Thursday, October 31, 2013

"Long Paddle"

Here's another well done video by Chris Lewis over at Skinny Water Culture.  This was shot somewhere in the Keys and features some impressive catches with a fly rod made even more impressive since he was using a Bote Paddleboard.  The music isn't bad on this one either. 

Long Paddle from Chris Lewis on Vimeo.

Wednesday, October 30, 2013

I Hate You, Venice, Louisiana: Part 2

After I posted Part 1 last week I got an e-mail from my friend Doug Furnback with these photos from his trip to Venice with his son Wes.  It's just not fair. 

Monday, October 28, 2013

Snooking In The Mangroves

Every SW Florida angler knows that snook love to dwell in areas of deep cover.  Our thick mangrove shorelines are the perfect habitat for these ambush predators and fly fishing for them is very effective but a bit labor intensive.  It requires a lot of accurate casting right at the roots, which also means more than a few flies tangled in the upper branches, too.  The payoff is more than worth it.  A big snook blasting a fly is one of the coolest things you'll ever see and yanking them out of their cover is a real challenge on light tippets.  Even mid size snook, like the 23 incher that local angler Steve Krystyniac landed yesterday, put up a great fight on an 8 weight fly rod.  As you can see in the last photo, bulky white flies are really effective on these fish, especially in darker water.

Thursday, October 24, 2013

First Running Photos Of The New Beavertail Micro

I ran up to Palmetto this morning to test drive and photograph the first production model BT Micro. In one word: amazing. 

Here are some shots of owners Will and Elizabeth Leslie running the skiff on the Manatee River just after last night's cold front came through and chopped up the surface a bit.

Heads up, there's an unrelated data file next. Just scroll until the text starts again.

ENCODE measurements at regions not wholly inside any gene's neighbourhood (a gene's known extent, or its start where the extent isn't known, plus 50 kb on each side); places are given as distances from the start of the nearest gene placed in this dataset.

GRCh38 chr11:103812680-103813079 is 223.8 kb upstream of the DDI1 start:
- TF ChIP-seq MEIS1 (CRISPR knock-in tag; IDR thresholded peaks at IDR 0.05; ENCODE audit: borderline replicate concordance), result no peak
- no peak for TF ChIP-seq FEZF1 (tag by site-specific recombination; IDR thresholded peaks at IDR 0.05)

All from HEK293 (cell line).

The boat jumped right up on plane with only a 30 hp outboard and topped out just under 30mph. It will go even faster with a different prop and in smoother water. 

Poling the Micro was effortless, especially compared to my 18' BT3. 
The draft on the Micro is an honest 5" with two people and a full tank of gas. This is basically as shallow as any fish will ever swim.
Here's a shot of the Micro back at the ramp next to its bigger brother the 17' Strike. I'll take one of each, thank you very much. These are easily two of the best skiffs ever to hit the water. The Micro is another home run for Beavertail and at $18,000 for the boat pictured below, there's nothing else in its class that can compete with it.  Click here to check see the full specs from their website. 


Wednesday, October 23, 2013

I Hate You, Venice, Louisiana.

I've never fished in Venice, but it's photos like this that make my blood boil.  That's my buddy Capt. Mike Bartlett of Key West with a 24 pound red he caught two days ago with New Orleans Capt. John Iverson

For the record, I've never even seen a redfish this big anywhere near Pine Island, and probably never will.  I've been invited to Venice several times by friends and clients but always with the warning that it will spoil me forever.  They actually talk about their reds in terms of pounds in Lousisana, not inches like we do here in Florida.  We just don't grow them like that around these parts of the state.